My hands hurt. They are so tense, and I have held them together to stop them fidgeting and scratching. My toes hurt as well as they are scrunched up. Maybe that is stopping all the negative energy getting out of me.
There’s a ticking clock as well as I have to go and collect an old friend who is coming over this afternoon for tea and cake. I don’t want to. I don’t want to see her and talk about my life and lie about how I am. I have to leave in 48 minutes. So, I now have 48 minutes to get myself ok enough to do this. To drive. To be social. To talk. To breathe, and be strong, and manage life and the small things that I usually cope with easily. That’s pressure. I could just get up and do it. Get up off the chair and do it; couldn’t I? I’m not though. I’m just digging my nails into my hands more and scratching my face.
Move Polly move…
How I got out of the awful place
I got up, and I got my car keys, and I went to collect our visitor. I got there early, pulled over and breathed. I messaged my husband to talk to my daughter to explain why mummy was behaving oddly. I’m on autopilot going through the motions. One foot in front of the other second by second, minute by minute.
I picked up our visitor, and I spoke about rubbish. Life and stuff. Anything. I asked lots of questions, and I tricked myself into being ok. I made my mind think this was normal, and it was ok. I made tea. Twice. Lots of tea. I cuddled my daughter and made sure she knew I loved her. Though I appreciate any damage is already done. My husband gave me a look to ask ‘you ok?’, and I nodded, and we carried on.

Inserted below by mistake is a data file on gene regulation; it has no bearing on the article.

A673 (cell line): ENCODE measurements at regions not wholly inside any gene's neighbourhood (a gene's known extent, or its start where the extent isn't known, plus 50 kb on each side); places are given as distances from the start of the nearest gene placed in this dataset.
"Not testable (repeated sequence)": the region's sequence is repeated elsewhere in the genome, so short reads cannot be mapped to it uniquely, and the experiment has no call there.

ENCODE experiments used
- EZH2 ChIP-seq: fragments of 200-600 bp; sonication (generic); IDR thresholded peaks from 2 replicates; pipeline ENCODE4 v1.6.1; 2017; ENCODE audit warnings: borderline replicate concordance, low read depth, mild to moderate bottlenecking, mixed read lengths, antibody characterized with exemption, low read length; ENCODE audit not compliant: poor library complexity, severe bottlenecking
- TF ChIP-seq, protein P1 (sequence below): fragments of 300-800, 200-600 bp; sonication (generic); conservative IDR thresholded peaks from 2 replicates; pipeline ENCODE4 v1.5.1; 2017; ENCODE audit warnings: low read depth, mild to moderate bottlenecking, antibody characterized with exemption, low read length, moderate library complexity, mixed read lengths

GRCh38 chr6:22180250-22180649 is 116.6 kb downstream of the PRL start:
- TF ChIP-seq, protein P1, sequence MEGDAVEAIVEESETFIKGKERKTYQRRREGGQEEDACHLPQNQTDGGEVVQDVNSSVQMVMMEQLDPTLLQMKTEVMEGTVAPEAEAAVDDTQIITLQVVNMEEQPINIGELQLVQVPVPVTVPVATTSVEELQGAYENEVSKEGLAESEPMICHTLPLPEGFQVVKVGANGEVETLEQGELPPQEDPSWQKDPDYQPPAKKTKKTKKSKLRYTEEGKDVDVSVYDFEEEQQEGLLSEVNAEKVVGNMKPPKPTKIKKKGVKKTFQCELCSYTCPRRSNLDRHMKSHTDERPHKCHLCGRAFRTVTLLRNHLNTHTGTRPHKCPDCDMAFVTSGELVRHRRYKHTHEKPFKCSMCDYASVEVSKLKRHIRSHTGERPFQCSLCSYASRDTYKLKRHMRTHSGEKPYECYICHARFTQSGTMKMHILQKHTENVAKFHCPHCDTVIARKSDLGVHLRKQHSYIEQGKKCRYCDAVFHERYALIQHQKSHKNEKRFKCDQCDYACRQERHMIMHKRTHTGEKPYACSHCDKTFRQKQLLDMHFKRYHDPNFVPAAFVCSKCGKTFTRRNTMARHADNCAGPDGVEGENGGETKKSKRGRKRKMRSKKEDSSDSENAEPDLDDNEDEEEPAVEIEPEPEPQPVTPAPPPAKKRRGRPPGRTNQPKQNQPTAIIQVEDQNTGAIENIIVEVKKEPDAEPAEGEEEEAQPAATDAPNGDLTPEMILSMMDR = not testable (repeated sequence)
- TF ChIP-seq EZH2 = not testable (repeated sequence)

I took the visitor home and took my daughter to the dentist. I worked hard on being calm throughout and not overwhelmed by the process. The dentist was overrunning, but I managed to rationalize this. I kept talking and confirming to myself I was ok, and this was ok.
We came home, and my daughter wanted to help make dinner, so we cooked together. Keep talking Polly. Show normal behavior.
My husband said to me, before I went upstairs to bed, ‘welcome back.’
Such a small movement or action started the closure process on the episode of depression.
For me, it was that I got up and then articulated a regular conversation with someone who had no idea what was going on. By pretending I was ok, it regulated me being ok. The strength that small movement took was immense. I didn’t become great or fabulous, but I became ok enough to complete the day. The inner strength comes from trusting in the fact that this has happened before, and it will end. It always does. I remind myself the episode always ends; it is just a question of how long before I make that small movement.